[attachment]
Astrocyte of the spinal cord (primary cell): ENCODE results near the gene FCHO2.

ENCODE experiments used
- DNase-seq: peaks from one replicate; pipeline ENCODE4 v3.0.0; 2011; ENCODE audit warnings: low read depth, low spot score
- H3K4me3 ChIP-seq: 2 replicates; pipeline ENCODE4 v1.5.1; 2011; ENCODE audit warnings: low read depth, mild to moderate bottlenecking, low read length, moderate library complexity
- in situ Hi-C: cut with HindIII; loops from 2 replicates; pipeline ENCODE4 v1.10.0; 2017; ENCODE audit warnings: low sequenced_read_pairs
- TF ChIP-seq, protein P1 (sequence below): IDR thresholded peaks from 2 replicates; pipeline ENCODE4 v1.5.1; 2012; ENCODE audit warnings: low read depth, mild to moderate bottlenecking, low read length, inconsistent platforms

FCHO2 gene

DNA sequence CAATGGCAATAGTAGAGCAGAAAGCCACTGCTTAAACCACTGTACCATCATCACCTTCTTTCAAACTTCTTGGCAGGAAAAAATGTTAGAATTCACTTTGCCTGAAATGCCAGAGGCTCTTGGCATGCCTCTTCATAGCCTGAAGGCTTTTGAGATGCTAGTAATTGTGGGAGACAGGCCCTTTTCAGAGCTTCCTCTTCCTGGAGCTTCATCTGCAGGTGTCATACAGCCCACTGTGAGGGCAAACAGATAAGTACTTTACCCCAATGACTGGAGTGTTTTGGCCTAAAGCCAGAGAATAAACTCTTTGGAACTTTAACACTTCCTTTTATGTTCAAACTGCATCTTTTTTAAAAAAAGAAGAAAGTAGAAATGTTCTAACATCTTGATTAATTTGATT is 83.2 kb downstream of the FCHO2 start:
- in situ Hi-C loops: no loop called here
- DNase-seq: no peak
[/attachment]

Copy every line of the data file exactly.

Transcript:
Astrocyte of the spinal cord (primary cell): ENCODE results near the gene FCHO2.

ENCODE experiments used
- DNase-seq: peaks from one replicate; pipeline ENCODE4 v3.0.0; 2011; ENCODE audit warnings: low read depth, low spot score
- H3K4me3 ChIP-seq: 2 replicates; pipeline ENCODE4 v1.5.1; 2011; ENCODE audit warnings: low read depth, mild to moderate bottlenecking, low read length, moderate library complexity
- in situ Hi-C: cut with HindIII; loops from 2 replicates; pipeline ENCODE4 v1.10.0; 2017; ENCODE audit warnings: low sequenced_read_pairs
- TF ChIP-seq, protein P1 (sequence below): IDR thresholded peaks from 2 replicates; pipeline ENCODE4 v1.5.1; 2012; ENCODE audit warnings: low read depth, mild to moderate bottlenecking, low read length, inconsistent platforms

FCHO2 gene

DNA sequence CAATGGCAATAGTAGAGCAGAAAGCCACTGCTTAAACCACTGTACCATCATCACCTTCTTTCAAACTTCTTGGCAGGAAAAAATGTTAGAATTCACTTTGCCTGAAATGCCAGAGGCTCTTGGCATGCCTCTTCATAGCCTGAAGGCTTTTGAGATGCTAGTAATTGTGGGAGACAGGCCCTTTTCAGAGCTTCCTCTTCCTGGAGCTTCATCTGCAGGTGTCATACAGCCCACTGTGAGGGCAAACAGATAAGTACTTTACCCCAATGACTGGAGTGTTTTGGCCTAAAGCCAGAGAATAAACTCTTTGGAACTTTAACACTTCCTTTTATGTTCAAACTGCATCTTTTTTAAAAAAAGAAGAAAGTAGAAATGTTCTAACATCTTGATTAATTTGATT is 83.2 kb downstream of the FCHO2 start:
- in situ Hi-C loops: no loop called here
- DNase-seq: no peak